He was originally intended as a marginal character in a comic book I wanted to do some 20 years ago. That never got off the ground, but the Centipede and a few other characters wouldn't quit loitering around in my head. I did a short novel a couple years ago based on that comic book idea, but it didn't turn out to be very good at all. So I decided to do some short stories featuring some of the peripheral characters. The first one of these was a Black Centipede tale called "Wisconsin Death Trip." It's set in 1957 and deals with the Centipede's involvement in the curious case of Ed Gein. It was fun to write, and I have maintained the practice of having several "real life" characters appear in almost all the Centipede stories. The first novel features H.P. Lovecraft, Lizzie Borden, Frank Nitti and William Randolph Hearst. The second book, "Blood of the Centipede," which I just finished, includes Amelia Earhart, Aleister Crowley, Fatty Arbuckle and Bela Lugosi.

In the Centipede's fictional world, he is not only a real-life crime fighter, he is the star of a monthly pulp adventure magazine that presents highly-sanitized accounts of his adventures. This has arisen from a deal he worked out with Hearst. The public perception is that the Black Centipede is a heroic paragon of virtue, while the truth is a little less rosy.

Creeping Dawn: The Rise of the Black Centipede is your first release starring the Black Centipede.  Does this series have an established end point or are you taking it book by book?

I don't have any real end in mind. The first book is set in 1933. The Black Centipede is still alive and active in 2012, and he's in remarkably good shape for a 101-year-old. I'm concentrating on his early career right now, but I have a very loose timeline worked out up through about 1970. I wrote a novella set in the 50s, which is a tribute to the old EC horror comics, and guest stars Doctor Fredric Wertham and EC publisher William M. Gaines. I don't know when that one will see the light of day, but it's a favorite of mine.The interesting twist is that Dr. Wertham is an enthusiastic supporter and fan of horror comics, while Gaines is hell-bent on destroying the industry. And we find out why that is in a story that also features the notorious murderer Albert Fish, who was examined by Wertham at one time. Lots of dead people coming back to life and wreaking ironic revenge.

How do you define the, “New Pulp Movement.”  What do you feel separates pulp from neo pulp?

Well, it is certainly on a much smaller scale, and caters to a fairly specialized audience. In the original heyday of pulp, the 20s through the 40s, the magazines were very popular and widely read. For the creators then, I suppose, it was more of a business than an artistic endeavor. Writers like Lester Dent (Doc Savage) and Walter Gibson (The Shadow) were cranking out more than a novel a month. Obviously, today, the audience for these stories is much more specialized. It is a much smaller part of popular culture than it once was. The people who are into it are not just casual fans, they are people who grew up reading pulp, if not during its heyday in the 30s and 40s, by way of the paperback reprints that were very popular in the 60s and 70s.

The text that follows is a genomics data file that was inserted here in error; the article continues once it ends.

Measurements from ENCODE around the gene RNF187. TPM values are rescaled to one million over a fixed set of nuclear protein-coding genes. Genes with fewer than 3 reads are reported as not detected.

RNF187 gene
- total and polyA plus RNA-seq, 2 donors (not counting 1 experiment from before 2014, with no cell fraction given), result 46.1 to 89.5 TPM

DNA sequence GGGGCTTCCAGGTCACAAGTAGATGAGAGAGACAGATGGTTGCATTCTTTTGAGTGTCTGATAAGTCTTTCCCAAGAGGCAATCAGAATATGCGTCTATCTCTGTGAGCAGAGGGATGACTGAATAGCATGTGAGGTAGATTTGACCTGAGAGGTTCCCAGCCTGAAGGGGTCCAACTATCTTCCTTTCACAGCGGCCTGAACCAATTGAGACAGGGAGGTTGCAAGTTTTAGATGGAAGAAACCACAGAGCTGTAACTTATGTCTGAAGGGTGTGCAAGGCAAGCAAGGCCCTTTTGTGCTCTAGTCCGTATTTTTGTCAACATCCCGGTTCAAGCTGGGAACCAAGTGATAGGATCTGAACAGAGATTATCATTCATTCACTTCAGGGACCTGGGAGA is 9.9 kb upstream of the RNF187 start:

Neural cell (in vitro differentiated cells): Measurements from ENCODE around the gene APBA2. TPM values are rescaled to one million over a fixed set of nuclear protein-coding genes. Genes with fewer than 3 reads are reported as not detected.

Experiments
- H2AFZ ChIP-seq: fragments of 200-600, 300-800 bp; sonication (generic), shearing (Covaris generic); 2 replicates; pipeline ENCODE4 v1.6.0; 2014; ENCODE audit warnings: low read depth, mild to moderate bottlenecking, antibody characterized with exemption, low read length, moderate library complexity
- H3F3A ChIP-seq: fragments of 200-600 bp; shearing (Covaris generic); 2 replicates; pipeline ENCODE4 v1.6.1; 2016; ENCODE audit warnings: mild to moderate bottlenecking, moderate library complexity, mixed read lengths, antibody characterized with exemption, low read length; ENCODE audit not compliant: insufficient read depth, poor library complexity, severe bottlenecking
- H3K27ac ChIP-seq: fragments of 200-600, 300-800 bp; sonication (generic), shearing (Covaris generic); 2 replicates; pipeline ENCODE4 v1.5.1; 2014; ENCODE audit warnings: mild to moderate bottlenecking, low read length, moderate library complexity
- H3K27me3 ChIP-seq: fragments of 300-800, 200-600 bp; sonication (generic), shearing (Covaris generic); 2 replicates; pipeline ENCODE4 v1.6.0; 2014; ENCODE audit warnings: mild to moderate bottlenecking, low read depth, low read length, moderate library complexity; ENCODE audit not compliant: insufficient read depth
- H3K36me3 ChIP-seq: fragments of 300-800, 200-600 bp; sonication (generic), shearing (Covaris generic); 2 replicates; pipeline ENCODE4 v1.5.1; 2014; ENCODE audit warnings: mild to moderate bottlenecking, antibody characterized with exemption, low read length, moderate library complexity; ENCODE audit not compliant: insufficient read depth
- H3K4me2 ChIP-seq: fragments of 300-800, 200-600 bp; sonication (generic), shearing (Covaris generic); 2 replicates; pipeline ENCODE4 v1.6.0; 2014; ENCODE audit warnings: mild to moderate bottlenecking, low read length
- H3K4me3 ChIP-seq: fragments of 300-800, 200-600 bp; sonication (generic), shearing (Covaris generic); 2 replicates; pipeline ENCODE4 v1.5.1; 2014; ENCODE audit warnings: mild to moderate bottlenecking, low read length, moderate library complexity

The New Pulp, then, is derived from the old, but I think it takes a more reverent attitude toward the characters, who are now beloved icons rather than cheap entertainment. The storytelling is, on the whole, more sophisticated. The people doing it today are not doing it for a living in the same way the writers of the 30s were. Then, it was all about the volume of material produced. Now, more care is taken. It is done by and for people who see pulp as an important cultural treasure rather than a cheap mass commodity.

Do you feel the old pulps slowly faded away or were replaced by something else?

A little of both. Like the superhero comic books that were their heir apparent, the heroic pulps kind of petered out after World War II, and were gradually replaced by a number of different things. I think television played a part in the decline of the pulp magazines as cheap mass entertainment. The pulps' direct successors, comic books, have had their ups and downs. They have survived, but their mass appeal has dwindled. Superheroes are very popular in the movies right now, but the comics themselves have nowhere near the audience they once had.

Also, while the heroic pulps were in decline in the 40s, the science fiction pulps hung on and evolved. And one of the main publishers of the sci-fi pulps, Ray Palmer, got in on the ground floor of the "flying saucer" craze in 1947, and started Fate Magazine, devoted to "true" tales of the paranormal. This was a genre that really took off. It was as though a lot of readers and publishers were turing from subjects that were unequivocally fictional to fantastic things that just might possibly be true.

Who was the most influential classic pulp author to you personally?  Why?

That would probably be Walter Gibson, who wrote most of the Shadow pulps under the name Maxwell Grant. That's mainly because of the influence he had on writers that influenced me. The Shadow was a direct inspiration for Batman. Lester Dent, the main writer on Doc Savage, was also very influential. You can find echoes of Doc Savage in most of the early superhero books. Superman in particular. The two characters are very different on the surface, but the inspiration is very obvious. They both have the same first name, Clark; similar nicknames-- Man of Bronze/Man of Steel; the Fortress of Solitude was lifted from Doc.